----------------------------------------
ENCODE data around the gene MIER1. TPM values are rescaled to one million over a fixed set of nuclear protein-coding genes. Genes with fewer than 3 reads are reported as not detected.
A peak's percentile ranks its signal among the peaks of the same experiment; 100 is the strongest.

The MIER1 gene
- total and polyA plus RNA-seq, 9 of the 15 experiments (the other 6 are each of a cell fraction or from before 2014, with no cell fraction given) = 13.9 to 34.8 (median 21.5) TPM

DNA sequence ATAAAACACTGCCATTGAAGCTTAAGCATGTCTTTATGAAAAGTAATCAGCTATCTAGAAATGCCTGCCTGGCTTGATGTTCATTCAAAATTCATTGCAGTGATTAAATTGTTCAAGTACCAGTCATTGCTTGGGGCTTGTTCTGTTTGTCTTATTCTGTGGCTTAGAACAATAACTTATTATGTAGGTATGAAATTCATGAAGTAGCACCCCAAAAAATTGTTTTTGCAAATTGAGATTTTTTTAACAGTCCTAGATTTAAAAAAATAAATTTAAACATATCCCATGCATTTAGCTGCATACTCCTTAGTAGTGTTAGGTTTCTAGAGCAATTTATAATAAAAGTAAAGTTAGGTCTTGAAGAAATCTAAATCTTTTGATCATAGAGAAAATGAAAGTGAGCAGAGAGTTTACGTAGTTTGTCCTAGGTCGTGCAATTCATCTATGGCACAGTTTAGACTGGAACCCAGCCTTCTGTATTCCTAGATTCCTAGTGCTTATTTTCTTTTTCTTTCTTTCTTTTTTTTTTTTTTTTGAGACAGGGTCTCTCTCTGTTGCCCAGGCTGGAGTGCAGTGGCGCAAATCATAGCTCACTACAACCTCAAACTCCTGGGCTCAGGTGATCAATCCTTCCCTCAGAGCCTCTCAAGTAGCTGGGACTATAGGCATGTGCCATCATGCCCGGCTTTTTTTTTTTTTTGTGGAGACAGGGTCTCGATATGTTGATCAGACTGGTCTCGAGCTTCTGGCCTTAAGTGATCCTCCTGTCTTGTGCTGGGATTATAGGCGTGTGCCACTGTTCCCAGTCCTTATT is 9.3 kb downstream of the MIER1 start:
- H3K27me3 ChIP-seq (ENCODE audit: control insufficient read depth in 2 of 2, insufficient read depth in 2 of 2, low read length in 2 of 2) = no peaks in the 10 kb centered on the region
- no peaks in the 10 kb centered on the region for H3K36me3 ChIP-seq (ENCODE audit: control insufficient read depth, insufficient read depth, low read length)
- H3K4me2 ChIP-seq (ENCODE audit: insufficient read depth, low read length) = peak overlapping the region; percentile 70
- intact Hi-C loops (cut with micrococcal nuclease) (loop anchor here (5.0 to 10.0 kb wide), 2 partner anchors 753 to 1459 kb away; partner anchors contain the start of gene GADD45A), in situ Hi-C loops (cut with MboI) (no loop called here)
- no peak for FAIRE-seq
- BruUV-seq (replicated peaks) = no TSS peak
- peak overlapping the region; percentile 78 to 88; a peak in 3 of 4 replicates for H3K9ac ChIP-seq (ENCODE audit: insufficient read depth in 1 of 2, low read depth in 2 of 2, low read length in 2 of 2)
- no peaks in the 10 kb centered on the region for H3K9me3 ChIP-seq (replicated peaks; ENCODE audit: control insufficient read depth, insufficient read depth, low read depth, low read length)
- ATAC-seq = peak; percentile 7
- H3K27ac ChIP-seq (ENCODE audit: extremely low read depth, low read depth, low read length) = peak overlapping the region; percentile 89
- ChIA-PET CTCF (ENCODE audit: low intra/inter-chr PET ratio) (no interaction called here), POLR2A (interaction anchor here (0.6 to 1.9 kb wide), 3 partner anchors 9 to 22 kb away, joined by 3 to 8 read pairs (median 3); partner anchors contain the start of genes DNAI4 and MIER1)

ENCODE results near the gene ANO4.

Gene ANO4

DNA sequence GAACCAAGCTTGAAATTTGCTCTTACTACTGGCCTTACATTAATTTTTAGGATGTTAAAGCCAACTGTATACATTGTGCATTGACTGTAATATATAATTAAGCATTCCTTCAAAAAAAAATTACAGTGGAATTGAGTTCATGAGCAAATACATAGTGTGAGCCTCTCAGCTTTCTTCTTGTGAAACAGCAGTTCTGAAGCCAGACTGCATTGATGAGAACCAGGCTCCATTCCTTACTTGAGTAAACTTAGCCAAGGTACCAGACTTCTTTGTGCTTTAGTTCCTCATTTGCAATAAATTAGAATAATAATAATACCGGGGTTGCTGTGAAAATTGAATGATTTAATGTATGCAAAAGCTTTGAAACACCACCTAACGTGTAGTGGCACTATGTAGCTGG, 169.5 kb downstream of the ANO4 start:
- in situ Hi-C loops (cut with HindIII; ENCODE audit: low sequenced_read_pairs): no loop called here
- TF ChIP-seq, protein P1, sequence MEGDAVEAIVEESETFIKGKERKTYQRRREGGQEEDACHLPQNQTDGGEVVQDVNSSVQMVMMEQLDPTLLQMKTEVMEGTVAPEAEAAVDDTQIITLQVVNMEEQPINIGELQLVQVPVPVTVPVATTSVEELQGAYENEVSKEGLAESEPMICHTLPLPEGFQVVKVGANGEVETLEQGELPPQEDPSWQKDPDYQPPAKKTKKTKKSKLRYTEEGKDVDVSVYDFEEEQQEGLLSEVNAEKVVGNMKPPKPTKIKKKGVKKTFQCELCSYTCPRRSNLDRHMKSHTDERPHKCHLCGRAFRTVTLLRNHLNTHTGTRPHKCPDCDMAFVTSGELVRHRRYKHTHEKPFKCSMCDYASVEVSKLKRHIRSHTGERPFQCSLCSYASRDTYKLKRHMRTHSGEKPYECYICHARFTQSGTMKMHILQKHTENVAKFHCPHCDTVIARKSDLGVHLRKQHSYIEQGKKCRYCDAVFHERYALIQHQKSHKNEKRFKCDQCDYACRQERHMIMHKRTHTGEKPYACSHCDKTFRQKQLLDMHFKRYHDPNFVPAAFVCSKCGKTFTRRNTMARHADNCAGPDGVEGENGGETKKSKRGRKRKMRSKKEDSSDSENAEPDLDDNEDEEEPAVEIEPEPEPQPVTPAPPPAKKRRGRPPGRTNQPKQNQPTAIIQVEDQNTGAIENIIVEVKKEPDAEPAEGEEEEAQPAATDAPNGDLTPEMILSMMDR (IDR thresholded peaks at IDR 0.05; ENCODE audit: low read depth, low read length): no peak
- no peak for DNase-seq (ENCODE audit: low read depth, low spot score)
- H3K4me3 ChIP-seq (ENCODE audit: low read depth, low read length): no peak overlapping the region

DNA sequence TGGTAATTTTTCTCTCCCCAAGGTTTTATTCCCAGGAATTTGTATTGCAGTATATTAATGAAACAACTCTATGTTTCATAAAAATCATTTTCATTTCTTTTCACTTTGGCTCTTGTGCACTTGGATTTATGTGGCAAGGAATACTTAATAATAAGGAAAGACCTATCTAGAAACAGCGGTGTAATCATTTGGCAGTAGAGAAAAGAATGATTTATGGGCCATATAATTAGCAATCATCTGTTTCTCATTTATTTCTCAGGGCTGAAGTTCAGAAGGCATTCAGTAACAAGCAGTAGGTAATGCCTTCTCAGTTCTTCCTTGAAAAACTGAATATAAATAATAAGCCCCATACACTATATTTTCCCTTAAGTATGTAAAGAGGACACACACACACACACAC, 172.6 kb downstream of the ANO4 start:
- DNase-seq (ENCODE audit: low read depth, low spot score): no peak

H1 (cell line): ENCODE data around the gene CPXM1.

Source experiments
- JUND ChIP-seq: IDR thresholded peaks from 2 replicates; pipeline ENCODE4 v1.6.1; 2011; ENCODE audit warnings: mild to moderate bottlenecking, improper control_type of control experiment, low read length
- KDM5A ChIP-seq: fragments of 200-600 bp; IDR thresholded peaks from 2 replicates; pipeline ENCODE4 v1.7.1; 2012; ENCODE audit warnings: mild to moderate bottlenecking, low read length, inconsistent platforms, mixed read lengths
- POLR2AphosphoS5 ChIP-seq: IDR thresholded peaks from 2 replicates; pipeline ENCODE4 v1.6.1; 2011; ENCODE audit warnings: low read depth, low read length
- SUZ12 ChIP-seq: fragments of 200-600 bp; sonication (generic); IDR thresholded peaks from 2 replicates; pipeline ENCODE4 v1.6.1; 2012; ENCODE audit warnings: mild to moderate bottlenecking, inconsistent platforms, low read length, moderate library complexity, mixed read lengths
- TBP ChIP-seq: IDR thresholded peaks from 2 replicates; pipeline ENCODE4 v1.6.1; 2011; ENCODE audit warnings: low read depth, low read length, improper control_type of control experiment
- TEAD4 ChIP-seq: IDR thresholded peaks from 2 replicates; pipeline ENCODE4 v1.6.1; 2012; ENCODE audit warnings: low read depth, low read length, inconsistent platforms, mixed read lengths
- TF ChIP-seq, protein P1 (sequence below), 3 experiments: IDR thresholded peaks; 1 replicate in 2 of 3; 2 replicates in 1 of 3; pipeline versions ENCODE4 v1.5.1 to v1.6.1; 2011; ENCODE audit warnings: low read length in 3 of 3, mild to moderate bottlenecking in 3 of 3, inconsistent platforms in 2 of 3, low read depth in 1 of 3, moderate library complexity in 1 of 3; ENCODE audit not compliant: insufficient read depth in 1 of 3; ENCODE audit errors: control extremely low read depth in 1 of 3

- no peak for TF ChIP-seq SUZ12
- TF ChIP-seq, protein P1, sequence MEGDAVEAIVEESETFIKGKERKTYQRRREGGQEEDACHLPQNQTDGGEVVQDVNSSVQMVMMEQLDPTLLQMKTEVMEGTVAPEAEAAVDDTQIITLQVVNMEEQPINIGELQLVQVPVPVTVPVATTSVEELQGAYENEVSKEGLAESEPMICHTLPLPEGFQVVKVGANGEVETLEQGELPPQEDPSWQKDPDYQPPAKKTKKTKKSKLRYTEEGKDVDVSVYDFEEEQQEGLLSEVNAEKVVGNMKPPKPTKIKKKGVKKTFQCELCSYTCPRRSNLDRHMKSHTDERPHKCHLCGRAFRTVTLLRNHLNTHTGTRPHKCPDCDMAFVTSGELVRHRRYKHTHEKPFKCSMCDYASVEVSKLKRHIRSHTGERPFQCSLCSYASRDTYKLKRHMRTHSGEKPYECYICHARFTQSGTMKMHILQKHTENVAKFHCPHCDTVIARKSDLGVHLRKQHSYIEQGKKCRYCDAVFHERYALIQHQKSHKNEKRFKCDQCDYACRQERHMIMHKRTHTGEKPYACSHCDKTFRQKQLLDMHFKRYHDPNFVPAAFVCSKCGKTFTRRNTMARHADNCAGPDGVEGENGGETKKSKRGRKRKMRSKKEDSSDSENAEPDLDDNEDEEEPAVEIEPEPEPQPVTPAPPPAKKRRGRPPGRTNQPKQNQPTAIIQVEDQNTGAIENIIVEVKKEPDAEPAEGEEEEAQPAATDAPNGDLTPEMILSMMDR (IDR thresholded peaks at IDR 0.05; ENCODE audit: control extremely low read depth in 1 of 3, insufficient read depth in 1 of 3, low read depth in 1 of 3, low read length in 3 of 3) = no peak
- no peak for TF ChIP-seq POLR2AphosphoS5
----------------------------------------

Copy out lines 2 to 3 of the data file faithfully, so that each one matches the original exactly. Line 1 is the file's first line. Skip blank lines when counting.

A peak's percentile ranks its signal among the peaks of the same experiment; 100 is the strongest.

The MIER1 gene